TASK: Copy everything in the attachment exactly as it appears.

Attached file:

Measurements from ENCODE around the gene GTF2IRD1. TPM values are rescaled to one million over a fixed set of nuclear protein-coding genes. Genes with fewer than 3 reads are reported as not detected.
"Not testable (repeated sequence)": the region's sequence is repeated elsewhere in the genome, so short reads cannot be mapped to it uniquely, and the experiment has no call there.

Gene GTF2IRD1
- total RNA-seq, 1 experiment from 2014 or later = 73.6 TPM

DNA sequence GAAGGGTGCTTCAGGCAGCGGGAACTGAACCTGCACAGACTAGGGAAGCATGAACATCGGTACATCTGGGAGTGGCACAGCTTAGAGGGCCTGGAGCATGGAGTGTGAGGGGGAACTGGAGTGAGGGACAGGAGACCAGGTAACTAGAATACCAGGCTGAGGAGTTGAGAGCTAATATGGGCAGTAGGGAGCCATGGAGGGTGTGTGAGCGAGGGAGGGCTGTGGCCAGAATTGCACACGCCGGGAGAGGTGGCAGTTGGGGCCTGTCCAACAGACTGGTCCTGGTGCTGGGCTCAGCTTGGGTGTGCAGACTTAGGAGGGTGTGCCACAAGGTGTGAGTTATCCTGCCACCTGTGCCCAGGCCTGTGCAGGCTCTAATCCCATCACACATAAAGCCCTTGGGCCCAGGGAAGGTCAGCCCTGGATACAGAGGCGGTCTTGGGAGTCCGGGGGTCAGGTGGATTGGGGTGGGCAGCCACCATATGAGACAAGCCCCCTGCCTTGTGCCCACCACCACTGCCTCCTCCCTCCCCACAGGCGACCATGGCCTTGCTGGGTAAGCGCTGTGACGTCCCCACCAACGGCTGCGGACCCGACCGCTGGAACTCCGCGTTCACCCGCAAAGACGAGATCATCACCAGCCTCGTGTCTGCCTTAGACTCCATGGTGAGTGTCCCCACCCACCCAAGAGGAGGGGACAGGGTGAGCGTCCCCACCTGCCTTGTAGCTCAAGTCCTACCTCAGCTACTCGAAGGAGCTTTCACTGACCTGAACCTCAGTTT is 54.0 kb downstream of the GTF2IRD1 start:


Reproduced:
Measurements from ENCODE around the gene GTF2IRD1. TPM values are rescaled to one million over a fixed set of nuclear protein-coding genes. Genes with fewer than 3 reads are reported as not detected.
"Not testable (repeated sequence)": the region's sequence is repeated elsewhere in the genome, so short reads cannot be mapped to it uniquely, and the experiment has no call there.

Gene GTF2IRD1
- total RNA-seq, 1 experiment from 2014 or later = 73.6 TPM

DNA sequence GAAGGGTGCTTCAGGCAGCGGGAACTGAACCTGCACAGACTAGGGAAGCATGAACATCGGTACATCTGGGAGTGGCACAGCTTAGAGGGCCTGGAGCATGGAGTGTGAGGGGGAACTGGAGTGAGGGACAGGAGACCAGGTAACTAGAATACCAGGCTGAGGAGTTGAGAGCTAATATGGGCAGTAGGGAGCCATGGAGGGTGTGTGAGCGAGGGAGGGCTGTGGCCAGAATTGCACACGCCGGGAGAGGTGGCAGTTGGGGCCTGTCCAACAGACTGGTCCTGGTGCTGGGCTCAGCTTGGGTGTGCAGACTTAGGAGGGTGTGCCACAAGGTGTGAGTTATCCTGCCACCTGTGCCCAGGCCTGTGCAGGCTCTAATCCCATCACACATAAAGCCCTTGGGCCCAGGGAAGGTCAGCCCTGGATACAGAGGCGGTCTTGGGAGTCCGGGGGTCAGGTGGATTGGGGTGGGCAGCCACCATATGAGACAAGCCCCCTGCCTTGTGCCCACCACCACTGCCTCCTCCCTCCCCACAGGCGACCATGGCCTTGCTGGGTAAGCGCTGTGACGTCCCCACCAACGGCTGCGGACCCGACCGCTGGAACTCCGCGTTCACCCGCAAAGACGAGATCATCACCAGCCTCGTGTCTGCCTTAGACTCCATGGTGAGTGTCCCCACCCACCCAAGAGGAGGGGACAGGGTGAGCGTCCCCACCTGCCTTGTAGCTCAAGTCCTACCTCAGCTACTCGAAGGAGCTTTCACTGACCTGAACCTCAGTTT is 54.0 kb downstream of the GTF2IRD1 start: